The State sought leave to file its second amended complaint. The State included those claims that were dismissed with prejudice from the first amended complaint. According to the State, the claims were included only "to preserve the issue for appeal." Tang objected to inclusion of the previously dismissed claims, and the court disallowed them.
As filed, the second amended complaint charged open dumping, improper waste disposal, developing a waste disposal site without a permit, operation of a waste disposal site without an operating permit, water pollution, water pollution hazard, common law public nuisance, failure to post landfill bond, and accumulation of waste on site for over one year. Its allegations were very similar to the allegations made in the original and first amended complaints. With regard to the first six counts, it alleged that Tang "conduct[ed] an automobile shredding operation at the site" and "caused and allowed" (1) the resultant "auto shredder residue and auto fluff to be piled outside, uncontainerized and uncovered"; (2) "auto shredder residue and/or auto fluff waste from off-site automobile shredding operations to be accepted at the site in addition to that generated on-site"; and (3) "auto shredder residue and/or auto fluff waste to be consolidated." Further, it alleged that Tang "fail[e]d to take any action to remove the wastes *** to a licensed disposal facility" and "fail[ed] to authorize the expenditure necessary for proper removal of the [wastes]." The complaint again sought mandatory injunctive relief and, this time, alleged:
"On information and belief, Midwest Metallics LP [the now
bankrupt entity that was formerly P Brothers LP] will raise no
objection to Defendant Cyrus Tang entering the site and taking
such actions necessary to cease the violations of the Act he
is committing at the site if ordered to do so by this Court
Tang moved under section 2-619.1 (735 ILCS 5/2-619.1 (West 2000)) to dismiss the second amended complaint, claiming that the allegations were insufficient to state a claim against him personally, that mandatory relief was not allowed under the Act, and that he had no legal interest in the property, which prevented the court from ordering him to enter the property for remediation.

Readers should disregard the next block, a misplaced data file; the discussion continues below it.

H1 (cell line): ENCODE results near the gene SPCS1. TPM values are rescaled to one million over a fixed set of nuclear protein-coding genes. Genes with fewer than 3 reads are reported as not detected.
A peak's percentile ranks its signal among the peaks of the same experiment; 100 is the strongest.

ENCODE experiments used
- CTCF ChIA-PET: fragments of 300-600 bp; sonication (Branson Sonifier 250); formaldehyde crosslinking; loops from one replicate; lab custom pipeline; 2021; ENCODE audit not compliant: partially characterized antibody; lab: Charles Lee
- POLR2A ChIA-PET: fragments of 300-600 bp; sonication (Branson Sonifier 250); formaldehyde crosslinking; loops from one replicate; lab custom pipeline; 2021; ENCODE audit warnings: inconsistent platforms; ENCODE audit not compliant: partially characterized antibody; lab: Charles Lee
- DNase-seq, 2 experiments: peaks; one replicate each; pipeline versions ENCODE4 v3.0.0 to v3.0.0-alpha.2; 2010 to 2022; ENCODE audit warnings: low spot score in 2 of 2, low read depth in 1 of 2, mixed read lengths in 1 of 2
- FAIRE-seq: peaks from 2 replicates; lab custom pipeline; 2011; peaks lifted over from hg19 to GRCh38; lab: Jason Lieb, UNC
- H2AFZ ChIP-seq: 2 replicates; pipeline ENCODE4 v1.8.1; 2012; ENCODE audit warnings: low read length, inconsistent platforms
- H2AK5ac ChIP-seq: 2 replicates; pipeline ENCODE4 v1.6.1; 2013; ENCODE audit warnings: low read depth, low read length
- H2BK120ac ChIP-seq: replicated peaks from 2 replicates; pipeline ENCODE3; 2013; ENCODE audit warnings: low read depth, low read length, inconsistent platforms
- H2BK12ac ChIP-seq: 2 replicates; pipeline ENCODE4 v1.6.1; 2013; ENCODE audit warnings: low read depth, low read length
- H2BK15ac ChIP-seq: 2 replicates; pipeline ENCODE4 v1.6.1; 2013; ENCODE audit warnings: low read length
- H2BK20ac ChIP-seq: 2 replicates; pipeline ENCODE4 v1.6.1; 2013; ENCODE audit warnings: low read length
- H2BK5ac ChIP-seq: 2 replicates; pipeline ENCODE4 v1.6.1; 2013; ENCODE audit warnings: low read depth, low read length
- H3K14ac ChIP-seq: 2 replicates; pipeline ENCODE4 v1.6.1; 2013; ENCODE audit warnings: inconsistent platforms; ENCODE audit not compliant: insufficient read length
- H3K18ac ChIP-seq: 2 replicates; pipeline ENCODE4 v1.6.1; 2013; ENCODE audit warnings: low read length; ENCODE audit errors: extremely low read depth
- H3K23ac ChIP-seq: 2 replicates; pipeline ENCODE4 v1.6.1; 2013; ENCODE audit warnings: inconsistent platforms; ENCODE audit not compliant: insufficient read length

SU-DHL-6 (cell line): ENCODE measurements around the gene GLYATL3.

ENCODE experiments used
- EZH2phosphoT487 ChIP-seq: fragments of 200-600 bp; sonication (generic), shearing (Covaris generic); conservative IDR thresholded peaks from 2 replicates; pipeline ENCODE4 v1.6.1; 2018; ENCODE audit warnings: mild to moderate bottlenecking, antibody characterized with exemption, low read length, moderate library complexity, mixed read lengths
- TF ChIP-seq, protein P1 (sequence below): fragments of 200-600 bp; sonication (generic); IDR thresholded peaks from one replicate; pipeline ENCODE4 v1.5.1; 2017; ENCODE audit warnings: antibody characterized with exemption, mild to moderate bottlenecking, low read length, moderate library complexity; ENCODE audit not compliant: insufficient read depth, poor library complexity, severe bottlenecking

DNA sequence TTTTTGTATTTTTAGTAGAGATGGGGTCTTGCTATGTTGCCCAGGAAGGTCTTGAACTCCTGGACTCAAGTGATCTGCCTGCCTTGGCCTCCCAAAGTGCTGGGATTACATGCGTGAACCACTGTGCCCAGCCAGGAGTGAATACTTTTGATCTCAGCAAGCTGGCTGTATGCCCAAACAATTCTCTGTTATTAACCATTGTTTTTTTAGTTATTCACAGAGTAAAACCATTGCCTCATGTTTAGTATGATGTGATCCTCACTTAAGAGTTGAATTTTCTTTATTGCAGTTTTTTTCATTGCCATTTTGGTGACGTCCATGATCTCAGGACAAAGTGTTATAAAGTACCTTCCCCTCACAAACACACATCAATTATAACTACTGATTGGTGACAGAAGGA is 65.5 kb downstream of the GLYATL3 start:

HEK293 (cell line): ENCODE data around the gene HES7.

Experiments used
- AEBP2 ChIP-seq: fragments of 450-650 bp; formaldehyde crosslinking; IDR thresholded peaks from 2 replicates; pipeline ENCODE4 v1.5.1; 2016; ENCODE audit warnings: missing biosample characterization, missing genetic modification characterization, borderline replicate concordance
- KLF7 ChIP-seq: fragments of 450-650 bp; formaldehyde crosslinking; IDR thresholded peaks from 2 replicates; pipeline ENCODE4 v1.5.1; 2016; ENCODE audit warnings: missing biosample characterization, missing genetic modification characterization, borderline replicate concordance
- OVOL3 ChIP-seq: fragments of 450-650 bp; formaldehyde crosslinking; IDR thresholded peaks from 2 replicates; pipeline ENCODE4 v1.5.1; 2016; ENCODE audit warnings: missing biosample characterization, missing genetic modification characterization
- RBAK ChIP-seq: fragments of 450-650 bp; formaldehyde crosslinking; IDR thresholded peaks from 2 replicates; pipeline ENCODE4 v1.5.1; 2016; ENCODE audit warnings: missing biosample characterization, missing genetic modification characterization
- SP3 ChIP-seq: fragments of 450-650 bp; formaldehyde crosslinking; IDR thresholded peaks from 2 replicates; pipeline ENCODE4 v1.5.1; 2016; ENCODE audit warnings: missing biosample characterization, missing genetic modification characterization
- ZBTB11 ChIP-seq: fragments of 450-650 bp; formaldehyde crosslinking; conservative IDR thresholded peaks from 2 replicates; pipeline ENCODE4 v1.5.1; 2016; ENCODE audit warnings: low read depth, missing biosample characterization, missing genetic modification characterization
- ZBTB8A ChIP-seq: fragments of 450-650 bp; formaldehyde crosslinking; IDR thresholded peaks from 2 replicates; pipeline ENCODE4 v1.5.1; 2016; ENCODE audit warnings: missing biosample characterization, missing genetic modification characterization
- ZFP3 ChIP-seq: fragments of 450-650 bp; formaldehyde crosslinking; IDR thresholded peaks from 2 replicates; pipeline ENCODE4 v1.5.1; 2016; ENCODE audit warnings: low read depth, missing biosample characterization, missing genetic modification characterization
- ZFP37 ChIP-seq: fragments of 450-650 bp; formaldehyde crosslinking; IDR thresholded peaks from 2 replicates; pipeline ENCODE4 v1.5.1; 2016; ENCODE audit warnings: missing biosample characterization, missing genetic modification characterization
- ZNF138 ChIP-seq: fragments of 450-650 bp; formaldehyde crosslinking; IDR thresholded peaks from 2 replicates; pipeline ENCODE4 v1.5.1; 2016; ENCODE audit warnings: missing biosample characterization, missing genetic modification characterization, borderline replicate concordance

The trial court agreed with Tang on all three grounds. First, it found that the allegations were insufficient to state a claim against Tang personally. It found that Tang's "involvement and participation as alleged [was] not because he was operating the facility *** but because he was chairman and chief executive officer and because of his controlling and ownership interest." At most, the court found that the complaint
"allege[d] that [Tang's] personal involvement and active
participation [was] due to his activities as Chairman and
Chief Executive Officer and controlling interest and his
failure in that capacity to dispose of the residue or to
authorize sufficient funding to dispose of the residue or to
authorize sufficient funding to dispose of the residue and 'in
this fashion' caused or allowed the residue on the site."
With regard to the additional issues, the court recognized that "Illinois law is clear that a mandatory injunction may not issue to a non-owner or non-controller of the property [citation] which is the subject matter of the injunction." It also held that the portion of the Act relied upon by the State "allows only Restraining orders and not positive mandatory injunctions." Thus, the court dismissed the second amended complaint with prejudice.
The State appeals on three grounds. First, it claims that its first and second amended complaints adequately state multiple causes of action against Tang. Second, it maintains that mandatory injunctive relief is appropriate. Third, the State claims that the trial court erred in finding that it lacked authority to grant the requested relief because Tang has no legal interest in the property at issue. The State urges us to "reverse the dismissal of its first and second amended complaints and to remand all of the counts and remedies sought therein for further proceedings in the circuit court."
Tang contends that our review should be restricted to the State's second amended complaint because the State failed to "include in its Second Amended Complaint by restatement or incorporation by reference each theory of recovery argued in the First Amended Complaint" and, consequently, waived those claims on appeal. Regardless, Tang argues, even if the first amended complaint is considered, the trial court's dismissal was proper for the same reasons it was proper to dismiss the second amended complaint. In reply, the State argues that it did not waive its right to appeal the dismissal of its first amended complaint by failing to incorporate the dismissed claims in its second amended complaint because the State attempted to incorporate those claims, solely for the purpose of preserving them for appeal, but was prevented from doing upon Tang's objection. The State failed to include the order dismissing its first amended complaint in its appendix in violation of Rule 342(a) (155 Ill. 2d R. 342(a) ("The appellant's brief shall include as an appendix, *** a copy of the judgment appealed from ***")), and we need not consider the State's arguments with regard to that order. Regardless, the claims dismissed in the first amended complaint would be subject to dismissal for the same reasons as the claims in the second amended complaint as discussed below. *fn1 Thus, even if the claims were not waived, we would hold that they were properly dismissed.